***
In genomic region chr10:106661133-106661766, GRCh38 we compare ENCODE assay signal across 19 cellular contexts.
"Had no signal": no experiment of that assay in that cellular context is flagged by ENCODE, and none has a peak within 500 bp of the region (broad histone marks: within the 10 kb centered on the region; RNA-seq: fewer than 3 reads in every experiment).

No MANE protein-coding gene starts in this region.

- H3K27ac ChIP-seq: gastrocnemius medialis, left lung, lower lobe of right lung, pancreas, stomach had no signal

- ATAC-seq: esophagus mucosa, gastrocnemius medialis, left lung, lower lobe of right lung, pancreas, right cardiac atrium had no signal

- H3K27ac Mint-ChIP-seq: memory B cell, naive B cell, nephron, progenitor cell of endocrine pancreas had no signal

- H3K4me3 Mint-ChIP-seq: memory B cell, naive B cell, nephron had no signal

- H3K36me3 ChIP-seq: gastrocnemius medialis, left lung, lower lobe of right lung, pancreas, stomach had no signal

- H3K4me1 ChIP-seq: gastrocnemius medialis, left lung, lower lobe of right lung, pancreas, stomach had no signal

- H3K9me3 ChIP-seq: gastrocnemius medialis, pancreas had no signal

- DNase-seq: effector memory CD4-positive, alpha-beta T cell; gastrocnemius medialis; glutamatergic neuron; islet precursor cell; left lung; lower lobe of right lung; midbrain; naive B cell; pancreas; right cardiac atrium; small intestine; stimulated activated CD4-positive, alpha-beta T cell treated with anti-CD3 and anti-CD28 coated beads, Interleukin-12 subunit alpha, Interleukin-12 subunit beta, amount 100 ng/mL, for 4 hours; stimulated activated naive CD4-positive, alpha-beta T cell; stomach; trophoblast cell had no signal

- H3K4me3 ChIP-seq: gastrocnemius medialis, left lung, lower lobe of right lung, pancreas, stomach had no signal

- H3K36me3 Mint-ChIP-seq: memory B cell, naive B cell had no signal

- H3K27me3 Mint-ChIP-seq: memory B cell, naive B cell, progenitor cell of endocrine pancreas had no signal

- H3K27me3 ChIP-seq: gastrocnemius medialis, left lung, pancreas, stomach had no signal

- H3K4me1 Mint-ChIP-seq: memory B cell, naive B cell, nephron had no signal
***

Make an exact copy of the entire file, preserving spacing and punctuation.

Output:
In genomic region chr10:106661133-106661766, GRCh38 we compare ENCODE assay signal across 19 cellular contexts.
"Had no signal": no experiment of that assay in that cellular context is flagged by ENCODE, and none has a peak within 500 bp of the region (broad histone marks: within the 10 kb centered on the region; RNA-seq: fewer than 3 reads in every experiment).

No MANE protein-coding gene starts in this region.

- H3K27ac ChIP-seq: gastrocnemius medialis, left lung, lower lobe of right lung, pancreas, stomach had no signal

- ATAC-seq: esophagus mucosa, gastrocnemius medialis, left lung, lower lobe of right lung, pancreas, right cardiac atrium had no signal

- H3K27ac Mint-ChIP-seq: memory B cell, naive B cell, nephron, progenitor cell of endocrine pancreas had no signal

- H3K4me3 Mint-ChIP-seq: memory B cell, naive B cell, nephron had no signal

- H3K36me3 ChIP-seq: gastrocnemius medialis, left lung, lower lobe of right lung, pancreas, stomach had no signal

- H3K4me1 ChIP-seq: gastrocnemius medialis, left lung, lower lobe of right lung, pancreas, stomach had no signal

- H3K9me3 ChIP-seq: gastrocnemius medialis, pancreas had no signal

- DNase-seq: effector memory CD4-positive, alpha-beta T cell; gastrocnemius medialis; glutamatergic neuron; islet precursor cell; left lung; lower lobe of right lung; midbrain; naive B cell; pancreas; right cardiac atrium; small intestine; stimulated activated CD4-positive, alpha-beta T cell treated with anti-CD3 and anti-CD28 coated beads, Interleukin-12 subunit alpha, Interleukin-12 subunit beta, amount 100 ng/mL, for 4 hours; stimulated activated naive CD4-positive, alpha-beta T cell; stomach; trophoblast cell had no signal

- H3K4me3 ChIP-seq: gastrocnemius medialis, left lung, lower lobe of right lung, pancreas, stomach had no signal

- H3K36me3 Mint-ChIP-seq: memory B cell, naive B cell had no signal

- H3K27me3 Mint-ChIP-seq: memory B cell, naive B cell, progenitor cell of endocrine pancreas had no signal

- H3K27me3 ChIP-seq: gastrocnemius medialis, left lung, pancreas, stomach had no signal

- H3K4me1 Mint-ChIP-seq: memory B cell, naive B cell, nephron had no signal